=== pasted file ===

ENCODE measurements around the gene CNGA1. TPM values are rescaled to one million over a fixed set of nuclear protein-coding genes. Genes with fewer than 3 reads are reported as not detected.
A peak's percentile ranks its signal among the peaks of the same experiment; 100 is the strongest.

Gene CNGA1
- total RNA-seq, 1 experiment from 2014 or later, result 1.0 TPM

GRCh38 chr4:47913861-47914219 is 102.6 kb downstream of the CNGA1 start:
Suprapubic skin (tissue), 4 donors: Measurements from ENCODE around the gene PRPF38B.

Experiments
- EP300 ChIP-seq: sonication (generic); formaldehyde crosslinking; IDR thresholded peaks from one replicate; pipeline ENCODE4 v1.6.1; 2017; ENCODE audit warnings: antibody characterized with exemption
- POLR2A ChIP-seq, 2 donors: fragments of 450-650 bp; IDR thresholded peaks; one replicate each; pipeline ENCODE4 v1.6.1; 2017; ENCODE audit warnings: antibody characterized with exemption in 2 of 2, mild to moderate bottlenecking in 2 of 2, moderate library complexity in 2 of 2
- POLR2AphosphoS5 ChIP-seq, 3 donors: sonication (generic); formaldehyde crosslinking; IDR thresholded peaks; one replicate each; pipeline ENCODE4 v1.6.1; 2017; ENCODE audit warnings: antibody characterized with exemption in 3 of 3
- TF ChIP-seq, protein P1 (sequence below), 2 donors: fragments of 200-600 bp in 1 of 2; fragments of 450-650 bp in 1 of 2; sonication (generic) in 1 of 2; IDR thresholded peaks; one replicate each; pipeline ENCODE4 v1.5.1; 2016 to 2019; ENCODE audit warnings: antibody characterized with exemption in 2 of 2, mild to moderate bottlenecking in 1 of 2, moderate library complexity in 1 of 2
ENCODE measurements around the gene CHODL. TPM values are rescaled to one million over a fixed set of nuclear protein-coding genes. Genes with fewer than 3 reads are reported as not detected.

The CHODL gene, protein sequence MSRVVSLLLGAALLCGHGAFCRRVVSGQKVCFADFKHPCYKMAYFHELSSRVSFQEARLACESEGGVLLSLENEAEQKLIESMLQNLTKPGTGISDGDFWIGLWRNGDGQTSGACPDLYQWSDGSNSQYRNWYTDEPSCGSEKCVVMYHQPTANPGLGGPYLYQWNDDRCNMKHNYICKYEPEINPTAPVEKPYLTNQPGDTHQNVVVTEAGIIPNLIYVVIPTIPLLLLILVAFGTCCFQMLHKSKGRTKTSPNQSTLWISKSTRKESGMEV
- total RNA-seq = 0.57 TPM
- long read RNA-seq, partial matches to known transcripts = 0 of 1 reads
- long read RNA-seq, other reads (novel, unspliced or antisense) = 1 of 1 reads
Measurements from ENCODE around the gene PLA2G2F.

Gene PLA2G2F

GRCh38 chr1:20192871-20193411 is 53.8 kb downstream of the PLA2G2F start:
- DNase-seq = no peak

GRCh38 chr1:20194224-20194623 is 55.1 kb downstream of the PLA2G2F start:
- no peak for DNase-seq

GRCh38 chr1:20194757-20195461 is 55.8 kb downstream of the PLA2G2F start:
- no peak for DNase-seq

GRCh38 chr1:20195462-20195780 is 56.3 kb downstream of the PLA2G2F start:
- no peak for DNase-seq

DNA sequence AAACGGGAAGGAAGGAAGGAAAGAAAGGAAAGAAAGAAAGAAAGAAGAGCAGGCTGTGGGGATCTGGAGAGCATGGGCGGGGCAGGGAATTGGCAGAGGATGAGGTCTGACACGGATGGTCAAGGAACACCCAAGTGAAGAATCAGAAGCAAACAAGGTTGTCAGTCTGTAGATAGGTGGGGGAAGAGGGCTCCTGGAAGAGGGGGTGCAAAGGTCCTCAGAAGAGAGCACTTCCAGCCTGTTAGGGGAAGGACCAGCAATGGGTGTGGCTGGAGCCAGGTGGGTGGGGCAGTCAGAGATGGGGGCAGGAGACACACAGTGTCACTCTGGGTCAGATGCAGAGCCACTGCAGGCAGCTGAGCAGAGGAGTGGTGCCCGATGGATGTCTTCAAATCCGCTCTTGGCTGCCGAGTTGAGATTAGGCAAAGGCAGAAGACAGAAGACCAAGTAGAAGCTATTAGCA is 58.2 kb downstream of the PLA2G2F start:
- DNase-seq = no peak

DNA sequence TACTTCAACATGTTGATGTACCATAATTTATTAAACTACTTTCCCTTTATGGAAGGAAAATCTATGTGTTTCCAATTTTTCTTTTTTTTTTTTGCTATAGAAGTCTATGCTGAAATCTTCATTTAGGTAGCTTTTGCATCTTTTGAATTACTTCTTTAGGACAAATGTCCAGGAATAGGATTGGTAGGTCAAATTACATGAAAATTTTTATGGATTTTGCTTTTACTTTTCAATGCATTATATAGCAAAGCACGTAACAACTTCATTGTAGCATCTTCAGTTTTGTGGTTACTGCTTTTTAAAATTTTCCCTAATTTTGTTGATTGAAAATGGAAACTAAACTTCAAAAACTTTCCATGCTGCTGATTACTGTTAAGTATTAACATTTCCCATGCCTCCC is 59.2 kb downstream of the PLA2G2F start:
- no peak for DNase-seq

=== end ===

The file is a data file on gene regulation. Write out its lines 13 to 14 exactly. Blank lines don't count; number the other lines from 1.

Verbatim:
The CHODL gene, protein sequence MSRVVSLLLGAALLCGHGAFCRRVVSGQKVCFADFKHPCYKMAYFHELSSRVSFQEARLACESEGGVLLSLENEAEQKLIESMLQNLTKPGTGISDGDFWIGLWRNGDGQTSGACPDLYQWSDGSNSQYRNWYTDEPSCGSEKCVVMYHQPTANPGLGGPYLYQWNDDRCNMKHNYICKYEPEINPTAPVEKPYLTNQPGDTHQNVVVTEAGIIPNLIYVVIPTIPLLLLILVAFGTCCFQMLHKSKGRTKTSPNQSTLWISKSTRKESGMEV
- total RNA-seq = 0.57 TPM